"None of us on that cruise had been to the patch, but we had all heard that it's twice the size of Texas. That's in a textbook. These statements are so frequent and in so many places that they are accepted as fact. But they undermine the credibility of those advocating for reduction of plastic pollution in the terrestrial and marine environments. Plastic is everywhere. But it's not a patch." —Oregon State University in Corvallis microbial oceanographer Angel White sets the record straight. Having once mentioned the alarming original claim myself, I feel an obligation to also further the debunking: There is not a patch of [...]
Let's say you're a climate-change denialist who believes that the worst threat to this country comes from darker-skinned people, particularly those who speak Spanish and head here from points south. Congratulations, you represent the current mainstream of Republican party thinking! But also, how would you wrap your head around something like this?
Oh, the Gulf of Mexico oil spill, it is much bigger than anyone thought it was! The exploded oil rig has, it turns out, three leaks, and is spewing out five times as much oil as previously thought, as much as 5000 barrels a day, though the Coast Guard (the socialist government protectorate) and the rig's operator (fine American company British Petroleum) do not at all agree as to how much oil is beneath the hundred mile long oil slick. What lessons are we learning? Bipartisanship! Gulf coast Republicans and Democrats politicans are coming together; they have sent a letter to the president, asking him to change the [...]
23 Replacement Similes For Humans To Use Once All The Animals Are Dead And No One Knows What "Animals" Were
Now that we're well on into our planet's sixth mass extinction event, and with recent news that we're charging towards environmental catastrophe faster than ever, it's time we start thinking about contingencies not in terms of "if" but in terms of "when." Let's say, just for argument's sake, that the human species will survive. Some people, like Annalee Newitz, author of Scatter, Adapt and Remember: How Humans Will Survive A Mass Extinction, think we will! But even if she's right, certainly, there will be changes we'll have to get used to. Besides the hilarious "Great, I'll have beachfront property" jokes the wittier among us [...]
The morning after, or, the third Thursday of this weirdo week. (iTunes)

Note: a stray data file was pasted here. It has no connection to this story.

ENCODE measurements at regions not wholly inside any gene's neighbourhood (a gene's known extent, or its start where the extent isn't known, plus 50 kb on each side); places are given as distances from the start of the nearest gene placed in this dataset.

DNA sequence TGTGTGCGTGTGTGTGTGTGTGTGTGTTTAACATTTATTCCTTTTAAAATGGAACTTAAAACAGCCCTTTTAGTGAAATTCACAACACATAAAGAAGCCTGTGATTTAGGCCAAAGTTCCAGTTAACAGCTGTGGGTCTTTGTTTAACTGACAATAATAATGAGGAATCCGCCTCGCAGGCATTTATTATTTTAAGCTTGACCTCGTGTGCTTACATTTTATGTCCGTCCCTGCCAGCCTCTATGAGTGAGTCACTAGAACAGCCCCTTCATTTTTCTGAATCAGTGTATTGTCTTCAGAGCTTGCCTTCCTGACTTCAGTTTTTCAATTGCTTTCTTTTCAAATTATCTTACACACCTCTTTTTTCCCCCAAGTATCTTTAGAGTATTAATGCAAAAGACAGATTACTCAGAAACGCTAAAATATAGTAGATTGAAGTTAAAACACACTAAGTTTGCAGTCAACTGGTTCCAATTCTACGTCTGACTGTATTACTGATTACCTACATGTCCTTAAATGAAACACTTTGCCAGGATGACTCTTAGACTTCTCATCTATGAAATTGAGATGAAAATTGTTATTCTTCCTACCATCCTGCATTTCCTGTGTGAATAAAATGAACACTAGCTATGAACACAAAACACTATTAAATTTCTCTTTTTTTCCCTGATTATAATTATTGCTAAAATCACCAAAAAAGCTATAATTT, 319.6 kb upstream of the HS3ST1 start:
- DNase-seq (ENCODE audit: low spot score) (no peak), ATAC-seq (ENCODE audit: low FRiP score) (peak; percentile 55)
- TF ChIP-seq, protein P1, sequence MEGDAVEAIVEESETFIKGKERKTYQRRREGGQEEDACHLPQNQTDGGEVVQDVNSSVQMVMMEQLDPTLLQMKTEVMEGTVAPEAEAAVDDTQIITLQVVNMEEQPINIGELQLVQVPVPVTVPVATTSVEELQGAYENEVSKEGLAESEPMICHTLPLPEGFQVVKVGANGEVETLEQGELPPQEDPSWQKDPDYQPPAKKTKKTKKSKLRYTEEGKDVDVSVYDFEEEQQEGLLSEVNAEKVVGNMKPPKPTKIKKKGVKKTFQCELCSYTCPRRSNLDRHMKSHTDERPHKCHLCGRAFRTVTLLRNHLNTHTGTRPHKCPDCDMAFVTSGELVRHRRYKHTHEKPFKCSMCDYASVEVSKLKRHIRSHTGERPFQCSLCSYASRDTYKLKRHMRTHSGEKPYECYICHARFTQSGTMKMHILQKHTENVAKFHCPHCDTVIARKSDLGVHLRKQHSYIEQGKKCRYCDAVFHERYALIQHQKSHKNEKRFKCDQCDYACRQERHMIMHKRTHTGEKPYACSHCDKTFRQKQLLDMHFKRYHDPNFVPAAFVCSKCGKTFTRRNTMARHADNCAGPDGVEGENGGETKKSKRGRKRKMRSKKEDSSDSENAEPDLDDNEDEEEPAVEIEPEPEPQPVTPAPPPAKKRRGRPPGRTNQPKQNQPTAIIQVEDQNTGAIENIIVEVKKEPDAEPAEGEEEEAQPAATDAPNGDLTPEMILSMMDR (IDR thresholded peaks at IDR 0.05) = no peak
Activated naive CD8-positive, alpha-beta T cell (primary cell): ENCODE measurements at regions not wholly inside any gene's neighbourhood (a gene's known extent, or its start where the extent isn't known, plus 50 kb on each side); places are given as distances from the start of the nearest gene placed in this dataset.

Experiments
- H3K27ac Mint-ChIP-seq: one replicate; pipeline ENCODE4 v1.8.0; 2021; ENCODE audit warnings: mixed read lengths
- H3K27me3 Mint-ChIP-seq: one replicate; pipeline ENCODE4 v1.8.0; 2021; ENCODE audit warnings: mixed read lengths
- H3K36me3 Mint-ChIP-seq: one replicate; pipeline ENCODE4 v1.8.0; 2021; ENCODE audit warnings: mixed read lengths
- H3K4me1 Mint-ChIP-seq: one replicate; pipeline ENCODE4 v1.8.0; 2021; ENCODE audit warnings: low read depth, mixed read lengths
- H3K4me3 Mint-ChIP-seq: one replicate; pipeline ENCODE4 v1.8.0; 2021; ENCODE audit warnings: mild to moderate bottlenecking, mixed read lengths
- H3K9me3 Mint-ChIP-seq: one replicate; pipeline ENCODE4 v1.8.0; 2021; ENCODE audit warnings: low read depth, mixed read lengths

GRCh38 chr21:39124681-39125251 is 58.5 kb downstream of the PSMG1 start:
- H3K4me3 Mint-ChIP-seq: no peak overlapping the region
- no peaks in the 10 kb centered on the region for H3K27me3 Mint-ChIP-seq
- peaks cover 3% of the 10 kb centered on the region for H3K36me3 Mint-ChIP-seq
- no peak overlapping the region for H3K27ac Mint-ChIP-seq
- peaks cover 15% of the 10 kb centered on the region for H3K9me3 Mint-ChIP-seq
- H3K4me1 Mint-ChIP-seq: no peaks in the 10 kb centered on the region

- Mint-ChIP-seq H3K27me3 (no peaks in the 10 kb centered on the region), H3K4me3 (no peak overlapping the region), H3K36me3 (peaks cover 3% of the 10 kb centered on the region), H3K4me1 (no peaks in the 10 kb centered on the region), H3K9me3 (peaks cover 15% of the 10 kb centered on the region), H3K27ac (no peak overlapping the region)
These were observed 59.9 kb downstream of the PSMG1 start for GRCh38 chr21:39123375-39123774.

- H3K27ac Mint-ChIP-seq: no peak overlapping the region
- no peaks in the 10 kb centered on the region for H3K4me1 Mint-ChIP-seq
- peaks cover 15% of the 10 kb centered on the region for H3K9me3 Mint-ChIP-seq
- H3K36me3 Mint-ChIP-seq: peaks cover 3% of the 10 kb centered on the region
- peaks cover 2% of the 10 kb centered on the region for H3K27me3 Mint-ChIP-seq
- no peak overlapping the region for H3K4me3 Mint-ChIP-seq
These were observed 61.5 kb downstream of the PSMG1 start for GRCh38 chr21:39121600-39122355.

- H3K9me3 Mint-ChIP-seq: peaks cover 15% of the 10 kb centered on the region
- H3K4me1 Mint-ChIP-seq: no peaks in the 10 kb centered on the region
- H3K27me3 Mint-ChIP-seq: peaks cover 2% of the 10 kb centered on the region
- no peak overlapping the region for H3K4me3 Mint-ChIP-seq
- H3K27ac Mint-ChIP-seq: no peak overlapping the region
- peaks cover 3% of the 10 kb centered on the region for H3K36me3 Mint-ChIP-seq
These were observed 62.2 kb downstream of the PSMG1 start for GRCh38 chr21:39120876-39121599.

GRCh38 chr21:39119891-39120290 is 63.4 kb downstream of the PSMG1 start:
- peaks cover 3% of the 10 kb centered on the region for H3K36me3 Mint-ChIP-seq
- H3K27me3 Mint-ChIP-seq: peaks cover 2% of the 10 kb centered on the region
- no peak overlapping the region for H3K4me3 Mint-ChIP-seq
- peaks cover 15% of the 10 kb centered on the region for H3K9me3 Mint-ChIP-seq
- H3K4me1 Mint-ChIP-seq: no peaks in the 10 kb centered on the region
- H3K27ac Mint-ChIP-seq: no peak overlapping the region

Possibly the dual shower head is commonplace place in the wider world, but it’s not in mine. So when I recently encountered one in a hotel-room shower, I found it confusing, and vaguely freakish. I wondered: Is this some thick-headed vision of progress—the same level of “innovation” that answers the three-blade razor with a four-blader? Or is it simply a production error, an industrial design mutant? What I would soon learn is that whatever the original intent, what it had become was, of all things, a moral crossroad.
"Panthers and orchids are sentinels. They are not guards; they are watchdogs of the environment. We should be watching them just as closely. When they decide to leave, we should too."
Mmmm, mmmm, mmmm! Soon your meat may come pre-seasoned and help the environment: "Curry spices could hold the key to reducing the enormous greenhouse gas emissions given off by grazing animals such as sheep, cows and goats, scientists have claimed. Research carried out at Newcastle University has found that coriander and turmeric – spices traditionally used to flavour curries – can reduce by up to 40 per cent the amount of methane that is produced by bacteria in a sheep's stomach and then emitted into the atmosphere when the animal burps."
I'm a bad citizen, environment-wise, in that I don't really give a shit about my carbon footprint or whatever. I leave everything plugged in and crank the A/C as soon as the mercury passes 50; if I cared, I'd justify it by noting that I live in New York and use public transportation, but I don't care, so I don't bother, because by the time global warming's gonna be a major problem for those of us in the first world I'll be dead, an assumption which probably holds true even if global warming becomes a major problem for those of us in the first world next year or so.